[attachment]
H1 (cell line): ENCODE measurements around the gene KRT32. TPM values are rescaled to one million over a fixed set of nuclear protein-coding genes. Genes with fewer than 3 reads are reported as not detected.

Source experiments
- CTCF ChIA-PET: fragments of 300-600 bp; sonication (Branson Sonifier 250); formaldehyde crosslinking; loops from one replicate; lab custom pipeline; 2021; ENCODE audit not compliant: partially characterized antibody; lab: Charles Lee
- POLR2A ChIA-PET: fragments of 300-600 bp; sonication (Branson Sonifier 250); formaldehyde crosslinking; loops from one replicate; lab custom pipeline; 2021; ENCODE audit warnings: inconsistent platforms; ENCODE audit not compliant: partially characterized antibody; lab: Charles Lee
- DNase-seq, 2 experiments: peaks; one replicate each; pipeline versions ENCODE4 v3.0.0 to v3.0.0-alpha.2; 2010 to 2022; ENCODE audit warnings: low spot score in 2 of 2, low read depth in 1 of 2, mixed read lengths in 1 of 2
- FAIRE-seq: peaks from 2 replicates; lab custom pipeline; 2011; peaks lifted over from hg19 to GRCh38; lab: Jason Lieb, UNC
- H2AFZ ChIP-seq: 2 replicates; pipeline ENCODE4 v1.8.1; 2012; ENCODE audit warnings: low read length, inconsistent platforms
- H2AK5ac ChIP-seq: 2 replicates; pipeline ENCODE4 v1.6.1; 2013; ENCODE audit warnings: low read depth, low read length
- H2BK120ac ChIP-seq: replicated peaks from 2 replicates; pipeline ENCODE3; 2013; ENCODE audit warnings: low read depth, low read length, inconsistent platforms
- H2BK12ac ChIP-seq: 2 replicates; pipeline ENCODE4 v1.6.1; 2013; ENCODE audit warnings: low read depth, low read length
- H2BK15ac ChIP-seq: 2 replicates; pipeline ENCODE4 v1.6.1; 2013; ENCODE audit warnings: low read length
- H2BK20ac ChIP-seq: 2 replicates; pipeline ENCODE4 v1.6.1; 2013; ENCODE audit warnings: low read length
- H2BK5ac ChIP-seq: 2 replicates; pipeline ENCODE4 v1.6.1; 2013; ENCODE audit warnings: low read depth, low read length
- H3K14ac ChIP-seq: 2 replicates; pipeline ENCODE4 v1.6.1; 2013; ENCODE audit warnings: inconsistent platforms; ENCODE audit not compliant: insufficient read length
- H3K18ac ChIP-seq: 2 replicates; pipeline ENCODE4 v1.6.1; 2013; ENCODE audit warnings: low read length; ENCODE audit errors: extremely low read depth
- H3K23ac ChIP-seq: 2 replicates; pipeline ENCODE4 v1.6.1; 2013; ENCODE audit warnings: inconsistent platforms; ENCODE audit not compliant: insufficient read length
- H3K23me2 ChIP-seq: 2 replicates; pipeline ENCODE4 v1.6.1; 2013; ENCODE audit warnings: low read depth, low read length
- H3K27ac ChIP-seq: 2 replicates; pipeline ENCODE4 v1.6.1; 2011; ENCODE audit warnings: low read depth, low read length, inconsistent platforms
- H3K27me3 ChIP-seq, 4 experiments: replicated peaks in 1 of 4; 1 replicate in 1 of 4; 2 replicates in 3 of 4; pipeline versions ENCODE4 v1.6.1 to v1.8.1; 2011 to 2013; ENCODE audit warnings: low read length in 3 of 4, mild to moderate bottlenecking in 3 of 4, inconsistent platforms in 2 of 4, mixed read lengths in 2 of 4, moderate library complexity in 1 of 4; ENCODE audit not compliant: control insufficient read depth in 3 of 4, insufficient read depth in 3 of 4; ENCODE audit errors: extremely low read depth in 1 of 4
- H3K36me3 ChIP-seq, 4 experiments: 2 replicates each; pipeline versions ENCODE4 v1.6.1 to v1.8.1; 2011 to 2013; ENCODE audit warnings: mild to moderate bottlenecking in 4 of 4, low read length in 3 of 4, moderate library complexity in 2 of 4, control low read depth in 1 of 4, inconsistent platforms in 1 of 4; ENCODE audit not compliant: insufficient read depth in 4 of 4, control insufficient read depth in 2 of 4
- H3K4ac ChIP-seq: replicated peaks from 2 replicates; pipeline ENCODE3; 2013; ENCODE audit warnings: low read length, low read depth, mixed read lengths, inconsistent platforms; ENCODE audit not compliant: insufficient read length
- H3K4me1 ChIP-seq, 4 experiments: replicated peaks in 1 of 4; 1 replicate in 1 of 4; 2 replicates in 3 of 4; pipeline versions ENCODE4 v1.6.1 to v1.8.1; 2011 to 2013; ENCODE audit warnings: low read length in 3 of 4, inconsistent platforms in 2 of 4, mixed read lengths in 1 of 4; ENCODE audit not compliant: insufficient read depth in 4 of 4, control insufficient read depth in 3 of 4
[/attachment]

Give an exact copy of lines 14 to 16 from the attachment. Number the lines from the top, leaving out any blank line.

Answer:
- H3K14ac ChIP-seq: 2 replicates; pipeline ENCODE4 v1.6.1; 2013; ENCODE audit warnings: inconsistent platforms; ENCODE audit not compliant: insufficient read length
- H3K18ac ChIP-seq: 2 replicates; pipeline ENCODE4 v1.6.1; 2013; ENCODE audit warnings: low read length; ENCODE audit errors: extremely low read depth
- H3K23ac ChIP-seq: 2 replicates; pipeline ENCODE4 v1.6.1; 2013; ENCODE audit warnings: inconsistent platforms; ENCODE audit not compliant: insufficient read length